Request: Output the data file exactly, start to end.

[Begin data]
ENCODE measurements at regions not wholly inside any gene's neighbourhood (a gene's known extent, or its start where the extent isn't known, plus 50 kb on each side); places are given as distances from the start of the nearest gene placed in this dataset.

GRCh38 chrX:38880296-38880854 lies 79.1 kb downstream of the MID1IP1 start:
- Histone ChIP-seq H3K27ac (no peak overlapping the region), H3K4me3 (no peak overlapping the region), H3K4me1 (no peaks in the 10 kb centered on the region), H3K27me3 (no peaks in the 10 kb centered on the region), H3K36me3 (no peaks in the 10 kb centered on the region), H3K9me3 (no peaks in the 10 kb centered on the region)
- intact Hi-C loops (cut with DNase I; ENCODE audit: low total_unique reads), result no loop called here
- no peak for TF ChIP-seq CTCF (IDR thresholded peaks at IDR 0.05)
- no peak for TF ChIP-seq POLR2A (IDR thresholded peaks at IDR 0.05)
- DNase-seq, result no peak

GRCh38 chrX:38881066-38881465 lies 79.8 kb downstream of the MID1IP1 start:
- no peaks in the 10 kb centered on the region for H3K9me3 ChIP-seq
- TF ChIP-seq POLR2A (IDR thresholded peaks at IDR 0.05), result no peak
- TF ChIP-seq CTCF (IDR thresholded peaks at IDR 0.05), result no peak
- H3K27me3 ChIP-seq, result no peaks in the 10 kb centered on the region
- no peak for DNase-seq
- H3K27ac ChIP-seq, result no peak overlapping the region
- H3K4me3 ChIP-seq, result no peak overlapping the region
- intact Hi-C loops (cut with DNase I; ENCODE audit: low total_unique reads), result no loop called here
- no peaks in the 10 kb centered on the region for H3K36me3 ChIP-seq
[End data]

ENCODE measurements at regions not wholly inside any gene's neighbourhood (a gene's known extent, or its start where the extent isn't known, plus 50 kb on each side); places are given as distances from the start of the nearest gene placed in this dataset.

GRCh38 chrX:38880296-38880854 lies 79.1 kb downstream of the MID1IP1 start:
- Histone ChIP-seq H3K27ac (no peak overlapping the region), H3K4me3 (no peak overlapping the region), H3K4me1 (no peaks in the 10 kb centered on the region), H3K27me3 (no peaks in the 10 kb centered on the region), H3K36me3 (no peaks in the 10 kb centered on the region), H3K9me3 (no peaks in the 10 kb centered on the region)
- intact Hi-C loops (cut with DNase I; ENCODE audit: low total_unique reads), result no loop called here
- no peak for TF ChIP-seq CTCF (IDR thresholded peaks at IDR 0.05)
- no peak for TF ChIP-seq POLR2A (IDR thresholded peaks at IDR 0.05)
- DNase-seq, result no peak

GRCh38 chrX:38881066-38881465 lies 79.8 kb downstream of the MID1IP1 start:
- no peaks in the 10 kb centered on the region for H3K9me3 ChIP-seq
- TF ChIP-seq POLR2A (IDR thresholded peaks at IDR 0.05), result no peak
- TF ChIP-seq CTCF (IDR thresholded peaks at IDR 0.05), result no peak
- H3K27me3 ChIP-seq, result no peaks in the 10 kb centered on the region
- no peak for DNase-seq
- H3K27ac ChIP-seq, result no peak overlapping the region
- H3K4me3 ChIP-seq, result no peak overlapping the region
- intact Hi-C loops (cut with DNase I; ENCODE audit: low total_unique reads), result no loop called here
- no peaks in the 10 kb centered on the region for H3K36me3 ChIP-seq